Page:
We spent yesterday morning at Brazos Bend State Park and we had a wonderful time. The park was almost empty of visitors, a constant breeze made walking pleasant, and there was lots of wildlife action.
Much of the surface of 40 Acre Lake was covered with lily pads.
Common Moorhens were everywhere.
The youngest chicks stayed well away from the path.
But the older ones were much more adventurous.
Green Herons were so plentiful that I quickly lost count of how many we had seen.
The air was full with the calls of Red-winged Blackbirds and Black-bellied Whistling Ducks. I'm still always impressed by how well the latter manage to perch on trees.
We passed several Tricolored Herons, one of which let us stand only feet away while it hunted.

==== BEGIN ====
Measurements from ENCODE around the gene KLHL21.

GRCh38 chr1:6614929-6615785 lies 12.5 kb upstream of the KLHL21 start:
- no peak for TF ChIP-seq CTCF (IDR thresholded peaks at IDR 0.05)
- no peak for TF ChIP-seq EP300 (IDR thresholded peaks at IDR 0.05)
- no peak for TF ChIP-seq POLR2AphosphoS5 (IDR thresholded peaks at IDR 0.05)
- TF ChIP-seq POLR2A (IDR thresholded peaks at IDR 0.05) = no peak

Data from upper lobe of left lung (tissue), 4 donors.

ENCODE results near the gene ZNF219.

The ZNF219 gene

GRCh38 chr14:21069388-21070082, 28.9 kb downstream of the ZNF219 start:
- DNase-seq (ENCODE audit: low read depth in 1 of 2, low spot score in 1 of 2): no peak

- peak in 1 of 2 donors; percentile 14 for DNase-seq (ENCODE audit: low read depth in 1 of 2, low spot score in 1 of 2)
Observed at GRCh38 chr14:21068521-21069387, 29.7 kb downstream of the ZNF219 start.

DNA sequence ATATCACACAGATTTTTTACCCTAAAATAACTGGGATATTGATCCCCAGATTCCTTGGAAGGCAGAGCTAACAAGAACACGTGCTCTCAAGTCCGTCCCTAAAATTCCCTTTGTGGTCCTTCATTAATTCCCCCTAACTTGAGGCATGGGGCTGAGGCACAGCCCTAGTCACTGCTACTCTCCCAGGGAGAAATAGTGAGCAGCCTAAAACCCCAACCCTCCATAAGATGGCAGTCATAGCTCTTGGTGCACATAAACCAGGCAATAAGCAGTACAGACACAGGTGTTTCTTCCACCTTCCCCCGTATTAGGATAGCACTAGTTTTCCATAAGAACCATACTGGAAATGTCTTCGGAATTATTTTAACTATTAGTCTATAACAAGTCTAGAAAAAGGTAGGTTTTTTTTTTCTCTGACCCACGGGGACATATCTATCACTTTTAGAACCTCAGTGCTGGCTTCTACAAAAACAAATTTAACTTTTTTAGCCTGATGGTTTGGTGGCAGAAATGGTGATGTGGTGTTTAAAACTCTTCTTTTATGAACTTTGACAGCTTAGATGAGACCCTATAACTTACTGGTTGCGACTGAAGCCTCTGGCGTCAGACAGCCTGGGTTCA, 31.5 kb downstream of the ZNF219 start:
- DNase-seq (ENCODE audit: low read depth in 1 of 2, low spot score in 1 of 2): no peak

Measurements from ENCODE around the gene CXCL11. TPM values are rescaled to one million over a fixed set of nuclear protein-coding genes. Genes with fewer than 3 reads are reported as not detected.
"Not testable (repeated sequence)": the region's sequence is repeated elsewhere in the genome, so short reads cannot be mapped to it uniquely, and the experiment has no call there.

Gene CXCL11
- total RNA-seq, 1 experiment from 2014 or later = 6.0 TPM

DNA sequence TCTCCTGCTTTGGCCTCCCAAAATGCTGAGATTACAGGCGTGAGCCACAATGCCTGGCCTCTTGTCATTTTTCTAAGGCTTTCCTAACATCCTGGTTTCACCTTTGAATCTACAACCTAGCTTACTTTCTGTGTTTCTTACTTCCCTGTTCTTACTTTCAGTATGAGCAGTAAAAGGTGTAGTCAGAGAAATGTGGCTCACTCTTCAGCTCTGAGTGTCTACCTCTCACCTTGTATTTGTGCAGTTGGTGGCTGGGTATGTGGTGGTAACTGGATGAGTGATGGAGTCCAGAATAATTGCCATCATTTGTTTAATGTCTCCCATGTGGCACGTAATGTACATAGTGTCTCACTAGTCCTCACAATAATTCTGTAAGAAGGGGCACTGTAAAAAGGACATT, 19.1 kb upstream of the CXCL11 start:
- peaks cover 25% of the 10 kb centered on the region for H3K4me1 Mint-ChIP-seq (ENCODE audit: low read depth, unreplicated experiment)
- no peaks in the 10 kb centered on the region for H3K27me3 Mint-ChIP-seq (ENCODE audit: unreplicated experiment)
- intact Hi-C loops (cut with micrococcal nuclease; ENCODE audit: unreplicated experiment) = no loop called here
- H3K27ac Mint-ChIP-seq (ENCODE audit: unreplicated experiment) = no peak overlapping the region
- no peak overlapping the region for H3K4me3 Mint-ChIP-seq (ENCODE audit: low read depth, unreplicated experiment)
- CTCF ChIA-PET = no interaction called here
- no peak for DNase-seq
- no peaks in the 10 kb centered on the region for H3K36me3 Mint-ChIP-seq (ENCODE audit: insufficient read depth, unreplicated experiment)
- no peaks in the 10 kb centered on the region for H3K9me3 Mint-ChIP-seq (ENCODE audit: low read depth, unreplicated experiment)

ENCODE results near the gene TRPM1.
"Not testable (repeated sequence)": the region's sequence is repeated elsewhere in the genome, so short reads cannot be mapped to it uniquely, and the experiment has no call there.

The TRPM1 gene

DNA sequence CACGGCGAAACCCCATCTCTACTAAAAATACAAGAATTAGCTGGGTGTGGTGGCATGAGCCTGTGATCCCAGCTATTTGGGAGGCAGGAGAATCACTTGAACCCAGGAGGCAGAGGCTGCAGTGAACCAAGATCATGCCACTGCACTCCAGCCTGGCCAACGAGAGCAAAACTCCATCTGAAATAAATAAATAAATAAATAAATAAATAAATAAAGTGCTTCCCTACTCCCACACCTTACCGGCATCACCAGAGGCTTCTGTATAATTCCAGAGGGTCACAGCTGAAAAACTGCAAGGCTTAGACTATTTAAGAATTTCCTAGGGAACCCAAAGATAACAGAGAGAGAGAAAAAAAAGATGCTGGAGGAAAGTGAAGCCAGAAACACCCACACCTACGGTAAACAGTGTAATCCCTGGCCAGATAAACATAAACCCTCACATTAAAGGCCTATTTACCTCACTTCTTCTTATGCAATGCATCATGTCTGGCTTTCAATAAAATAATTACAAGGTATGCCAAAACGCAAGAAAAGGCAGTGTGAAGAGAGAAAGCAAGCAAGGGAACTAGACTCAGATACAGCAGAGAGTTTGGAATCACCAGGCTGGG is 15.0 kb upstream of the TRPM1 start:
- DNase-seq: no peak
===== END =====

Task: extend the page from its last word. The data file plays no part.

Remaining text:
Mosquitoes were conspicuous by their absence but there were plenty of other bugs around.
Red-eared Sliders were common, too.
My main target bird for the day was the Purple Gallinule, perhaps the most beautiful of all the water and wading birds. I saw several around the lake but it was an hour before one of them finally came out into the open long enough for me to take photographs.
My other target bird was the Least Grebe, a very rare species in our area and one which I had seen only once before, on a trip to the Rio Grande valley. A solitary Least Grebe has been hanging out at Brazos since the spring and, with the help of some birders we met along the way, we managed to find it.
Although the park calls itself "The Home of the American Alligator," there didn't seem to be any alligators around yesterday. That is, until you examined the lake's surface more carefully.
Like many of the trees in the park, those along the southern edge of the lake were draped in Spanish Moss.
Our final sighting at 40 Acre Lake was of a Yellow-crowned Night Heron that was fishing right next to the path.